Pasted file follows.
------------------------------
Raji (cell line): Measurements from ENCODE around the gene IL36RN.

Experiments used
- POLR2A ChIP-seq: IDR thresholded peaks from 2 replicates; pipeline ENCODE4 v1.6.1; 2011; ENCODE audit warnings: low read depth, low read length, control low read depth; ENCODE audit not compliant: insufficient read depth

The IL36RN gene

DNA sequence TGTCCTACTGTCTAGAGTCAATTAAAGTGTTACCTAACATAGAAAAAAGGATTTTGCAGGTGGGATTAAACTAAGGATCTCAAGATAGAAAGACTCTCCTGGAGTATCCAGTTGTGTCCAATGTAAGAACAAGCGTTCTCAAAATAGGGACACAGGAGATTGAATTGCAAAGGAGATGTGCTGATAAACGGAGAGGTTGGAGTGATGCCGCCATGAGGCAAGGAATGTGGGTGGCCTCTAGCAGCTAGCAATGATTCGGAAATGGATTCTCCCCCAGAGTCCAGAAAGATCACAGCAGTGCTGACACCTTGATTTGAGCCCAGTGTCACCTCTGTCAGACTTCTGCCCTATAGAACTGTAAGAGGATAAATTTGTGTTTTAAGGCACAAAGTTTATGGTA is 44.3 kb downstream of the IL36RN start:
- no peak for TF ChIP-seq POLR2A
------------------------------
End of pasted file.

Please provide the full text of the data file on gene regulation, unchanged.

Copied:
Raji (cell line): Measurements from ENCODE around the gene IL36RN.

Experiments used
- POLR2A ChIP-seq: IDR thresholded peaks from 2 replicates; pipeline ENCODE4 v1.6.1; 2011; ENCODE audit warnings: low read depth, low read length, control low read depth; ENCODE audit not compliant: insufficient read depth

The IL36RN gene

DNA sequence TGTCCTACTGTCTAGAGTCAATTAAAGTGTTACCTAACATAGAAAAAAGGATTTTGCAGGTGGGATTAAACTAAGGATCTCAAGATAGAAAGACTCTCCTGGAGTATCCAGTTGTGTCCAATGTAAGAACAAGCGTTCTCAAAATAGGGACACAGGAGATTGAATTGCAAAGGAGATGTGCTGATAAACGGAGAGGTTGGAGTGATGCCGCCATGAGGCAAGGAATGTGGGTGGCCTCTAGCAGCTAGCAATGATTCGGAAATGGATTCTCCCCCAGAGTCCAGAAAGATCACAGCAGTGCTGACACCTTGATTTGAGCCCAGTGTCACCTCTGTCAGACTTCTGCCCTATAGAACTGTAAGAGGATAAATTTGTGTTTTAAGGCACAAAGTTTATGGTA is 44.3 kb downstream of the IL36RN start:
- no peak for TF ChIP-seq POLR2A